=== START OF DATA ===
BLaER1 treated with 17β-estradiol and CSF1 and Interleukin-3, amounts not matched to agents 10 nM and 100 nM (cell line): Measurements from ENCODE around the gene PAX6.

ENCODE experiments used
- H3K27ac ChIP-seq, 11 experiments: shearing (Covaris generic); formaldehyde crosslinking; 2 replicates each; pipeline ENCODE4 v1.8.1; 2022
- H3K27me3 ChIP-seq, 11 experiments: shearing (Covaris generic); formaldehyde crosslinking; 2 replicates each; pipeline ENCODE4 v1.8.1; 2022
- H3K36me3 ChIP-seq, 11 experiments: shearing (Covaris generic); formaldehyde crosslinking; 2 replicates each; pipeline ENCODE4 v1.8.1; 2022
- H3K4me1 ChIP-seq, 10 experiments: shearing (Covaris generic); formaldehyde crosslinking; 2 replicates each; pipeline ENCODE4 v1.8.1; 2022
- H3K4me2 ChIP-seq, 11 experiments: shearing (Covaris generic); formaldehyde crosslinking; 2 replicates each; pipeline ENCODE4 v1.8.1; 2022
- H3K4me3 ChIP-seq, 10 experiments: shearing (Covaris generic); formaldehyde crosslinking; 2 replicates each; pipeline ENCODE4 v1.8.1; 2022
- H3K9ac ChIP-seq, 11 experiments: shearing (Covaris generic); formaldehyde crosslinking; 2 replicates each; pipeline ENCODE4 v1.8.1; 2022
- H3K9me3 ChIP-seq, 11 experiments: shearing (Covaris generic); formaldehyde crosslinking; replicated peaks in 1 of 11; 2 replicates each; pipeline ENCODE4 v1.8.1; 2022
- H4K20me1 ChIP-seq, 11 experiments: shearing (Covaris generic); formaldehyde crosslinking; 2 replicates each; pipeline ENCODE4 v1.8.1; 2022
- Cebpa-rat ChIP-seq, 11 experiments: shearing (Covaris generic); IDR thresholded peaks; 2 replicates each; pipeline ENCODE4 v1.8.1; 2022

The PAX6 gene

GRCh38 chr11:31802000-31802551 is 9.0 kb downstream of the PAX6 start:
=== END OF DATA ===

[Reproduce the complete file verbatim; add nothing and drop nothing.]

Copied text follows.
BLaER1 treated with 17β-estradiol and CSF1 and Interleukin-3, amounts not matched to agents 10 nM and 100 nM (cell line): Measurements from ENCODE around the gene PAX6.

ENCODE experiments used
- H3K27ac ChIP-seq, 11 experiments: shearing (Covaris generic); formaldehyde crosslinking; 2 replicates each; pipeline ENCODE4 v1.8.1; 2022
- H3K27me3 ChIP-seq, 11 experiments: shearing (Covaris generic); formaldehyde crosslinking; 2 replicates each; pipeline ENCODE4 v1.8.1; 2022
- H3K36me3 ChIP-seq, 11 experiments: shearing (Covaris generic); formaldehyde crosslinking; 2 replicates each; pipeline ENCODE4 v1.8.1; 2022
- H3K4me1 ChIP-seq, 10 experiments: shearing (Covaris generic); formaldehyde crosslinking; 2 replicates each; pipeline ENCODE4 v1.8.1; 2022
- H3K4me2 ChIP-seq, 11 experiments: shearing (Covaris generic); formaldehyde crosslinking; 2 replicates each; pipeline ENCODE4 v1.8.1; 2022
- H3K4me3 ChIP-seq, 10 experiments: shearing (Covaris generic); formaldehyde crosslinking; 2 replicates each; pipeline ENCODE4 v1.8.1; 2022
- H3K9ac ChIP-seq, 11 experiments: shearing (Covaris generic); formaldehyde crosslinking; 2 replicates each; pipeline ENCODE4 v1.8.1; 2022
- H3K9me3 ChIP-seq, 11 experiments: shearing (Covaris generic); formaldehyde crosslinking; replicated peaks in 1 of 11; 2 replicates each; pipeline ENCODE4 v1.8.1; 2022
- H4K20me1 ChIP-seq, 11 experiments: shearing (Covaris generic); formaldehyde crosslinking; 2 replicates each; pipeline ENCODE4 v1.8.1; 2022
- Cebpa-rat ChIP-seq, 11 experiments: shearing (Covaris generic); IDR thresholded peaks; 2 replicates each; pipeline ENCODE4 v1.8.1; 2022

The PAX6 gene

GRCh38 chr11:31802000-31802551 is 9.0 kb downstream of the PAX6 start: